To the Editor:

It is too bad that in his commentary Law Tribune columnist Mark DuBois did not follow a basic rule for both law students and lawyers: find out the facts.

In the same years that UConn Law has dropped in the U.S. News rankings, it has vastly increased its attention to local problems. Many new programs have been initiated by students, who make far better use of their time than by (as Mr. DuBois says) inventing drinking games. New student-facilitated pro bono projects include Homeless Experience Legal Protection (HELP), the Keep the Power On Clinic, the Truancy Intervention Program, the Volunteer Income Tax Assistance program, and others. Students spearheaded the creation of a summer program to teach a law-related curriculum to students in Hartford schools, as well as a Balancing the Scales Workshop for Students of Color to assist underrepresented students interested in law school understand and prepare for the application process.

The school supports these initiatives and has started more. In the last few years, UConn Law has added several new clinics to its already extensive offerings. These include an Intellectual Property Clinic that helps Connecticut entrepreneurs turn ideas into patented inventions, trademarked businesses and jobs, and an Energy and Environmental Clinic, in which students participate in an important emerging area of policy concern and economic promise. The school also created a pro bono pledge program, providing official recognition to students who donate more than 50 hours of volunteer legal work to increasing access to justice and improving community problems. Many students have completed the pledge, redoubling their commitment to the community.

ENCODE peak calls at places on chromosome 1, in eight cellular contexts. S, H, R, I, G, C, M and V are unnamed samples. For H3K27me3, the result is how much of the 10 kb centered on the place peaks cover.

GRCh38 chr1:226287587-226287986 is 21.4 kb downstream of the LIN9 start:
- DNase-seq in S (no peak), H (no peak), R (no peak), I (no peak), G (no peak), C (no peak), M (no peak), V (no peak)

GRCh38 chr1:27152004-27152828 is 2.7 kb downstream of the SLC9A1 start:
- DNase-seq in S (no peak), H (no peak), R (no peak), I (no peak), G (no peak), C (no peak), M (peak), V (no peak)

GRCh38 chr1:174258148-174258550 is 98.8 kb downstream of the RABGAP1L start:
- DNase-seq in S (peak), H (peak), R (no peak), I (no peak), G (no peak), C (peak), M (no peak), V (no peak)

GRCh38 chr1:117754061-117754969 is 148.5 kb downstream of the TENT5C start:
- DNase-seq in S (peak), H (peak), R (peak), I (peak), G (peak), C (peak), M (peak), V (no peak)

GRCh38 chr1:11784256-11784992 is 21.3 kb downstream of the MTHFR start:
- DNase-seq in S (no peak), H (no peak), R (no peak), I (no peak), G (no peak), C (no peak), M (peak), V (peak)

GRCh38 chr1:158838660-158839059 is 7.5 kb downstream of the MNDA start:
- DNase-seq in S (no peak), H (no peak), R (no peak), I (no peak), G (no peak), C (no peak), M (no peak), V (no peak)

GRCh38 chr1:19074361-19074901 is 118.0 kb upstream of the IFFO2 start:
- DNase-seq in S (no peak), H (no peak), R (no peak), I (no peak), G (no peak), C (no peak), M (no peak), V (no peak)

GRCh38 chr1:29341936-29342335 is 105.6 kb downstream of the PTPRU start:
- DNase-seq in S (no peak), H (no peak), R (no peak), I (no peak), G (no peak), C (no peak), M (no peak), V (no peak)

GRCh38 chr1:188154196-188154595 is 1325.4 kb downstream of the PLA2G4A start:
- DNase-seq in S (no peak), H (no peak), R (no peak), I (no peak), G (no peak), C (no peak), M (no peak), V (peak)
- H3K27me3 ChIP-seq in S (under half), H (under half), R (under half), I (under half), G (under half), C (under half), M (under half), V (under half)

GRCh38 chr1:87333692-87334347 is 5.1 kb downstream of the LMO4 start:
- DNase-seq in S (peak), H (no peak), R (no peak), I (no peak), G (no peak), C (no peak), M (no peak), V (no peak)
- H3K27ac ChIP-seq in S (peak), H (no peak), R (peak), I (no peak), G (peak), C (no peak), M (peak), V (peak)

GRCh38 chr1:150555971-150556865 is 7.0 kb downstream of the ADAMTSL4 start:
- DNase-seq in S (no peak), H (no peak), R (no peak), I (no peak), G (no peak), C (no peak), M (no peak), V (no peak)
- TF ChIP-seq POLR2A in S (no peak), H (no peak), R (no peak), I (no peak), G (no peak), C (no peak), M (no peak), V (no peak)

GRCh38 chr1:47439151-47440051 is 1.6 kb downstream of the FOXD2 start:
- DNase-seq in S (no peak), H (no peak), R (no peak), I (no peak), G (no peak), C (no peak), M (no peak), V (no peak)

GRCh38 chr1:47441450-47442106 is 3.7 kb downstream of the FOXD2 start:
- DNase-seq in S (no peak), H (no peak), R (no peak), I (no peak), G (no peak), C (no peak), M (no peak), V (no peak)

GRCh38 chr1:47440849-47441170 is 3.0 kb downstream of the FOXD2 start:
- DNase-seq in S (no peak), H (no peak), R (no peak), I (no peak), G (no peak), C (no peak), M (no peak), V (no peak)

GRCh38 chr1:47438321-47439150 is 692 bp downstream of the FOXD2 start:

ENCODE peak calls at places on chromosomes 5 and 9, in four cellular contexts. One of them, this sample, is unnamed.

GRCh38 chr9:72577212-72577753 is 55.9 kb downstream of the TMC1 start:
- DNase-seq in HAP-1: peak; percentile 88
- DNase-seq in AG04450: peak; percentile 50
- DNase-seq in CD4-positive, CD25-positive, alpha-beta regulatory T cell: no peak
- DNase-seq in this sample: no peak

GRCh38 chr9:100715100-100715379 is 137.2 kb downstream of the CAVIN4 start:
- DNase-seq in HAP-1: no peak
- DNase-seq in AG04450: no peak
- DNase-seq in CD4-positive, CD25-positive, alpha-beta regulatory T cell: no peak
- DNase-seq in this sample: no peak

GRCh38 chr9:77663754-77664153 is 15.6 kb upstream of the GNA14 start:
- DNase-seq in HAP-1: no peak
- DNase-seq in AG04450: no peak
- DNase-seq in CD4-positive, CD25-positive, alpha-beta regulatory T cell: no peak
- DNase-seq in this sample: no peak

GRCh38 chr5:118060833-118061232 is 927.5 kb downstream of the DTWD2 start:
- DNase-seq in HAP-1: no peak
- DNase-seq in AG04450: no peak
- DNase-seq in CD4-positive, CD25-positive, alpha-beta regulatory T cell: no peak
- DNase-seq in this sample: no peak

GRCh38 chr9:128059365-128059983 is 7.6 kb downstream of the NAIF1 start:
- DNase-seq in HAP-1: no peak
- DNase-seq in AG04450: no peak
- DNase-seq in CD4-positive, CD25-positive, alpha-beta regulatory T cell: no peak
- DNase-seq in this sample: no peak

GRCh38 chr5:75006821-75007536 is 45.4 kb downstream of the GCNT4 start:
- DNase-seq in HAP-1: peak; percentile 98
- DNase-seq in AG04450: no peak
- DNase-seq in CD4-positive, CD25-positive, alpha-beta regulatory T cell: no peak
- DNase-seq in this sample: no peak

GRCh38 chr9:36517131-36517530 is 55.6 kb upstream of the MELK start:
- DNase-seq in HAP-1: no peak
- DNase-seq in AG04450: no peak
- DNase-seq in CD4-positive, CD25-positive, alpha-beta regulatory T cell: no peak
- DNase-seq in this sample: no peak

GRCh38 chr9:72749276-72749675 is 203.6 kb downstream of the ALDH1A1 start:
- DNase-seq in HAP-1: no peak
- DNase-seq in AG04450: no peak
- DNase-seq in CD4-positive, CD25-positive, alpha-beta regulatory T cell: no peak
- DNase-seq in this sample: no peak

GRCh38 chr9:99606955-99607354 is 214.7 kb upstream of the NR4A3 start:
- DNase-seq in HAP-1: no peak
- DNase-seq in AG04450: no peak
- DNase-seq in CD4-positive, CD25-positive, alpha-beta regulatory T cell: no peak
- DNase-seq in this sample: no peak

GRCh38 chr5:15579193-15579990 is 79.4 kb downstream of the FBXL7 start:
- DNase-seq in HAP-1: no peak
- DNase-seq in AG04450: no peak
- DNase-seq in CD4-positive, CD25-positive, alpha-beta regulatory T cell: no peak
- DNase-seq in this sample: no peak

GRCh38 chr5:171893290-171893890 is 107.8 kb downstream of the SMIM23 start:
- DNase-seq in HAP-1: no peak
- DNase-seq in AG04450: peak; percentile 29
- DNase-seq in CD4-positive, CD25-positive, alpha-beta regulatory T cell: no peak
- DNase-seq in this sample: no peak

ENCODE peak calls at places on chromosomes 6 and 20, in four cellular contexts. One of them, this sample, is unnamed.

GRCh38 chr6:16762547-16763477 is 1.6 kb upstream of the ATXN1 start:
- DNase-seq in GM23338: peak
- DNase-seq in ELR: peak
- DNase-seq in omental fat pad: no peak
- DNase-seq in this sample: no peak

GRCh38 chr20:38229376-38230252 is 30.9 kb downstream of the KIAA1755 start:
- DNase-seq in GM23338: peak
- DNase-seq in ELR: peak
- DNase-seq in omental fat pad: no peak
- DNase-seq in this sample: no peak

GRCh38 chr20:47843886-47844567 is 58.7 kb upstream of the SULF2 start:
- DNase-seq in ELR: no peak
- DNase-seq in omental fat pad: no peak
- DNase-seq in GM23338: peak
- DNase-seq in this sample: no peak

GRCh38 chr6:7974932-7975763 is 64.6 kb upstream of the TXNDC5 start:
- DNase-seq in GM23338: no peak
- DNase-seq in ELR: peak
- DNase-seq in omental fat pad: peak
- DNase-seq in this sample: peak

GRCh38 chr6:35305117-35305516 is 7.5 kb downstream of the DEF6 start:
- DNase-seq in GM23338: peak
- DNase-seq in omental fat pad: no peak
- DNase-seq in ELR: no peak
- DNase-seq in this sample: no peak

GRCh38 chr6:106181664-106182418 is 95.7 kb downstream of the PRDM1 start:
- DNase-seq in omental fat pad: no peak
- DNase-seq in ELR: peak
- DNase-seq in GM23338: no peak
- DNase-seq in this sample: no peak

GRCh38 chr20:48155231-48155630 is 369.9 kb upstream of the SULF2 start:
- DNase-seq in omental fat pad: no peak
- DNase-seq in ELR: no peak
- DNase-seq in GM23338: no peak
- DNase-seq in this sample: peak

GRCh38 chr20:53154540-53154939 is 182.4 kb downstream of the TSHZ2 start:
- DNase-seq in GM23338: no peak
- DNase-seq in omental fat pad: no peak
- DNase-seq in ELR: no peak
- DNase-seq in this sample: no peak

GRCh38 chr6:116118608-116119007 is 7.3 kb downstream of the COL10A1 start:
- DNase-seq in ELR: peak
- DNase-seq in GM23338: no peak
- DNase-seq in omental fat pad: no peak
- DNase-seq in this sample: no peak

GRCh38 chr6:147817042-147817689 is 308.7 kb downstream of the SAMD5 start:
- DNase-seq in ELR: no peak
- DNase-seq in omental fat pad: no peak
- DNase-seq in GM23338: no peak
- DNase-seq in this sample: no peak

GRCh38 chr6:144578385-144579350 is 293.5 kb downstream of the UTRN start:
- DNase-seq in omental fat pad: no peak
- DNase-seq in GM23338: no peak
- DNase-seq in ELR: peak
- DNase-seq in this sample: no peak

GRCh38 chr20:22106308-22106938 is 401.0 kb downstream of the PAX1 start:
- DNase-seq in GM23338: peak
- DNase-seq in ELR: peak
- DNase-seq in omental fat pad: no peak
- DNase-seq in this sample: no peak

If all of this wonderful stuff is going on, why has UConn Law dropped in the rankings? In some part it is precisely because it hasn’t been chasing the rankings as Mr. Dubois claims, by spending millions to buy students with higher LSAT scores, or fudging the facts in our reporting, as other schools do. Whatever the problem, the solution is not to misrepresent the law school’s excellent students or burgeoning commitment to local, as well as global, justice problems.

Professor Bethany Berger

University of Connecticut School of Law